Isabel Allende likes to sprinkle the star dust of romantic fantasy over her expansive stories of women’s lives in burning times. This year, the Chilean-born writer turns 80. Inevitably, even fantasies mature. In press, the twilight companion of the eponymous, long-lived heroine is a stalwart Norwegian diplomat named Harald Fiske. In addition to bird watching, Harald loves carpentry and DIY. His true passion is plumbing and “he could happily lie under the kitchen sink for hours”. Dream on, Me.
Nutsman Harald, the answer to autumn prayers, reminds us that the pursuit of aligning desire with topicality drives the galloping action of Allende’s intergenerational sagas. Four decades have passed since her debut The House of Spirits propelled Latin America’s ‘boom’ era fiction from literary cult to a staple of the world’s bestseller lists.
Despite outings to young-adult yarns and family memoirs, Allende frequently returned to the formula of the plot-rich historical chronicle, with intrepid heroines, defining her trademark.
press is another back-to-basics blockbuster. It revisits the Del Valle family: the Chilean dynasty of The House of Spirits, whose family members once again starred Daughter of Fortune (1999) and Portrait in sepia (2000). The centenarian narrator explores the “strange symmetry” of its epic scope, which began during the Spanish flu outbreak that plagued Chile in 1920 and will end in our current pandemic.
Between these bookends, Violeta, daughter of a higher-class tribe losing its fortune in the Great Depression, carves its independent path through a world confused with injustices – against women, against the poor, against indigenous people. She comes to understand the “infinite privileges” that supported her own (though limited) power to choose.
As before, Allende speeds through the modern history of a lively invoked but never-named Chile. Salvador Allende – the author’s second cousin and godfather, and the reformist leader ousted by Pinochet’s coup in 1973 – appears merely as the “President” (or, for the then conservative Violeta, “the arrogant man in the Italian suit”) . The narrator’s gradual political awakening anchors a story drafted as a final will written for her beloved grandson Camilo. Now a radical priest, he is the son of her very grieving daughter Nieves, who was killed by heroin addiction.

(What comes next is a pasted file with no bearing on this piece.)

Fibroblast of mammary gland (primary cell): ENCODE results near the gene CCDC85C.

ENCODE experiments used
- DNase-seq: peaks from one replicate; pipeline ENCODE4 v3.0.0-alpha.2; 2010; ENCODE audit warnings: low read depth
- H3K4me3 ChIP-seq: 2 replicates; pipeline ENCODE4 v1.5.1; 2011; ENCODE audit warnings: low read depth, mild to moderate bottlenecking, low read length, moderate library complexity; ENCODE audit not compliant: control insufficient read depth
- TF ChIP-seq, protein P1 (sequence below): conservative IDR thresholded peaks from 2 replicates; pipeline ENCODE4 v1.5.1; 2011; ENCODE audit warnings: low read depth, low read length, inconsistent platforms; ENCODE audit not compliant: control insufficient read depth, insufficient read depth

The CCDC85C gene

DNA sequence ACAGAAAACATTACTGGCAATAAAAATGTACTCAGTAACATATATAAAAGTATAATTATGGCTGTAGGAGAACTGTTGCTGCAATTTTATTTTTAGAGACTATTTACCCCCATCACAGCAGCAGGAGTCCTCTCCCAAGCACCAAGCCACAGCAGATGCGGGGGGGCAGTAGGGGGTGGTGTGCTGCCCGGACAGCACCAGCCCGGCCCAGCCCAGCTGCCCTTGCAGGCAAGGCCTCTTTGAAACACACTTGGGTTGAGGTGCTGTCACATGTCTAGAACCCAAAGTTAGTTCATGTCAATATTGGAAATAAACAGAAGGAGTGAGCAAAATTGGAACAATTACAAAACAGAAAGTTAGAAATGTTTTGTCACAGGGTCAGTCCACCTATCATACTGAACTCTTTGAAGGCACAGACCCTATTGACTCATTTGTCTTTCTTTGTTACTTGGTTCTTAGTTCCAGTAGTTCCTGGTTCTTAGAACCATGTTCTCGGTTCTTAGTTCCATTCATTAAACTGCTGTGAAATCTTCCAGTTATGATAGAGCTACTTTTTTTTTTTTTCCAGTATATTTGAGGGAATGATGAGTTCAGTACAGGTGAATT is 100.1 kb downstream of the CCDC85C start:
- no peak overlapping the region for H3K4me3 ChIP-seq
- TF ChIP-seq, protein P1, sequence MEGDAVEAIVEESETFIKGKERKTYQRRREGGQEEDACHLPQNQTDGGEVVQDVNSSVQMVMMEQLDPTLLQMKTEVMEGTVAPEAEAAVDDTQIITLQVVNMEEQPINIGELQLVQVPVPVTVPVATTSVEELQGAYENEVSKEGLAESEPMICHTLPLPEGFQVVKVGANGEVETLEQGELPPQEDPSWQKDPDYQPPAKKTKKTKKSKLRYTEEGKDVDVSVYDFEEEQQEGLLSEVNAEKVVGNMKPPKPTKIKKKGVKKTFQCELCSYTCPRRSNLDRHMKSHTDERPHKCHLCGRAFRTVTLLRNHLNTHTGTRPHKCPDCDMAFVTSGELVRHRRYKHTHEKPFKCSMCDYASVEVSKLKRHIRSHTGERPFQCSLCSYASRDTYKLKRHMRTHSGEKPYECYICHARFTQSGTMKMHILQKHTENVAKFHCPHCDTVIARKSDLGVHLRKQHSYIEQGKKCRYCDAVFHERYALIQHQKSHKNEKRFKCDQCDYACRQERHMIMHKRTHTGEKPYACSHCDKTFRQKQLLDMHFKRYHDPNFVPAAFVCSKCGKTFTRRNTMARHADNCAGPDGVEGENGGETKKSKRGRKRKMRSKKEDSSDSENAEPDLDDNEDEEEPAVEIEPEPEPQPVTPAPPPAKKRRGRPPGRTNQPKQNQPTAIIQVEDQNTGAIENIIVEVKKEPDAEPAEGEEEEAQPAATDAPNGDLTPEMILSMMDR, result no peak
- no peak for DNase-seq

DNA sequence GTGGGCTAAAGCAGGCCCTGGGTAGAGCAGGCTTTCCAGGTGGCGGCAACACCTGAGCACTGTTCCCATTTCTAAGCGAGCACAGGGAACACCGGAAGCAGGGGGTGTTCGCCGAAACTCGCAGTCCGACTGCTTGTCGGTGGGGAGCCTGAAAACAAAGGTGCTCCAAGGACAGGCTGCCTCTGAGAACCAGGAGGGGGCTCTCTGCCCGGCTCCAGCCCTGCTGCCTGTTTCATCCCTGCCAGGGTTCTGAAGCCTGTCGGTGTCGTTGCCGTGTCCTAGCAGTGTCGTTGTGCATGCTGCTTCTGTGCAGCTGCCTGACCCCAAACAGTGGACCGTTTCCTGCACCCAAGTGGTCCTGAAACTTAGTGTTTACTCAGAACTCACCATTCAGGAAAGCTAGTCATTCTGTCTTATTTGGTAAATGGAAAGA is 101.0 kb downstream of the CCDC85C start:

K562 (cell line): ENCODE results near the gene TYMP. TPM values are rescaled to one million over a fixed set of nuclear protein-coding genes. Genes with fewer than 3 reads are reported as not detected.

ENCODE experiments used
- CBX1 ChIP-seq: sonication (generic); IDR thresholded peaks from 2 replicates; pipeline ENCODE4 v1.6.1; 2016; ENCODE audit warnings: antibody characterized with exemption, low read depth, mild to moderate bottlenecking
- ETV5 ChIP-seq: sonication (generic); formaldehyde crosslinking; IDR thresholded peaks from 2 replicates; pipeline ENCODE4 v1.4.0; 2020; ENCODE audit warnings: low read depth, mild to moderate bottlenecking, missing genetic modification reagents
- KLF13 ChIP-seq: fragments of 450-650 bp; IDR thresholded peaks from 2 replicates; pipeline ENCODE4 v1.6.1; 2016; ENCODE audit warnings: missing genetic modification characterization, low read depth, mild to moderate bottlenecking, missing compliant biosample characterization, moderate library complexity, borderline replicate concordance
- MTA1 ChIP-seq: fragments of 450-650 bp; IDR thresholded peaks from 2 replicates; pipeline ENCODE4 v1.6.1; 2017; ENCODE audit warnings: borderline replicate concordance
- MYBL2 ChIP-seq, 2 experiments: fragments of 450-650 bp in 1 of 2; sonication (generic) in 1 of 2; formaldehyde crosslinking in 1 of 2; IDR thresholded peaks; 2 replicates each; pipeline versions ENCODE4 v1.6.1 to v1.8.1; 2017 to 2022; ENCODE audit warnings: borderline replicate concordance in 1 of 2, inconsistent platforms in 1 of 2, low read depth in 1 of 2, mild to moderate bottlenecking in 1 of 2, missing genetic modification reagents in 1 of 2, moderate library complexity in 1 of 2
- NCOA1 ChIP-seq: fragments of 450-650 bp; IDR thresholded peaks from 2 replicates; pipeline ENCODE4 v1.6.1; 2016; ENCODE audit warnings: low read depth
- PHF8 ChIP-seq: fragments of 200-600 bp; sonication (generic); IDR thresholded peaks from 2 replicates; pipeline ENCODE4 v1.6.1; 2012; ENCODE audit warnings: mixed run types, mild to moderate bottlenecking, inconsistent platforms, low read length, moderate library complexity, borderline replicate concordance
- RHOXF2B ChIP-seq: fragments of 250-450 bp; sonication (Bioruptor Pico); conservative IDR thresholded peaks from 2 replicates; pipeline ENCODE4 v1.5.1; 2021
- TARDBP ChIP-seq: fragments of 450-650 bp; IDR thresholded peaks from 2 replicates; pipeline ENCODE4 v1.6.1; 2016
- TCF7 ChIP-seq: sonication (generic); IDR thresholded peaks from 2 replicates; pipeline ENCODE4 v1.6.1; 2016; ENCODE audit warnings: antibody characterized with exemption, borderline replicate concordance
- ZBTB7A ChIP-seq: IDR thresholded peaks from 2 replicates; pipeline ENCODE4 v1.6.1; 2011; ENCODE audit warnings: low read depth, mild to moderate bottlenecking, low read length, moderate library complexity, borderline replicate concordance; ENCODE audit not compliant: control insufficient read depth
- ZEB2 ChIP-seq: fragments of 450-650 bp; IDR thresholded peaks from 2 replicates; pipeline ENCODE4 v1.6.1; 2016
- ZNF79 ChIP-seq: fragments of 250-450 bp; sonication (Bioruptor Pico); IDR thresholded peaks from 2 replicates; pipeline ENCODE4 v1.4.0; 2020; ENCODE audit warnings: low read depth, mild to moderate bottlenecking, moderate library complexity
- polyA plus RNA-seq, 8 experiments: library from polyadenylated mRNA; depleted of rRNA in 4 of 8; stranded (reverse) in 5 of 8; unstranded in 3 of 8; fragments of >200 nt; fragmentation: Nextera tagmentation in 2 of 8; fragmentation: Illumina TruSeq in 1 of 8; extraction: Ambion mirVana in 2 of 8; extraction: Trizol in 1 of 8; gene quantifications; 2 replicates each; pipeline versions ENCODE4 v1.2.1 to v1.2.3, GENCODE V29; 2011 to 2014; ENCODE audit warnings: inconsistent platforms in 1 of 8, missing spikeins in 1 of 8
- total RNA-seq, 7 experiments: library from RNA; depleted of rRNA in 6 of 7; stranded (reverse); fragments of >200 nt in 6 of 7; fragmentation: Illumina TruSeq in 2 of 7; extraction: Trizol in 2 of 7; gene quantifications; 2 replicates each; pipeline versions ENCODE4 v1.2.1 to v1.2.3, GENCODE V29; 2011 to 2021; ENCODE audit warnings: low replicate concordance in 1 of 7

Quiet men and volcanic lovers emphasize Violeta’s century: the sturdy Germanic veterinarian Fabian, married in the picturesque, impregnated south of Chile to which the Del Valles flee to their doom; the seductive but crooked adventurer (and Mafia pilot) Julián; the shady but friendly American fixer Roy; and lastly, the Nordic U-bend maestro Harald.
A string of female friends breaking taboos begins with Irish Governor Miss Taylor showing her new paths to freedom. Her own business acumen, as a pioneering developer of prefabricated housing estates, protects her autonomy. Violeta preaches the gospel of freedom through existence.
Allende tells more than she shows. Her groundbreaking rendition of events – both private and public – has pace and paint, captured in Frances Riddle’s delightfully fast-flowing translation. Unfortunately, few episodes slow down enough to bring the creepy cast into focus or thicken their two dimensions into three.
Violeta’s late flowering as a feminist activist, eager to shake off “the weight of wasted time” might have made a stricter, richer novel in itself. In Allende’s tried and tested recipe, however, the pot must continue to boil. While Violeta triumphs as the bold mistress of her fate, her creator looks more like the prisoner of the genre.
press by Isabel Allende, translated by Frances Riddle, Bloomsbury £ 16.99 / Random House Publishing Group $ 28,336 pages
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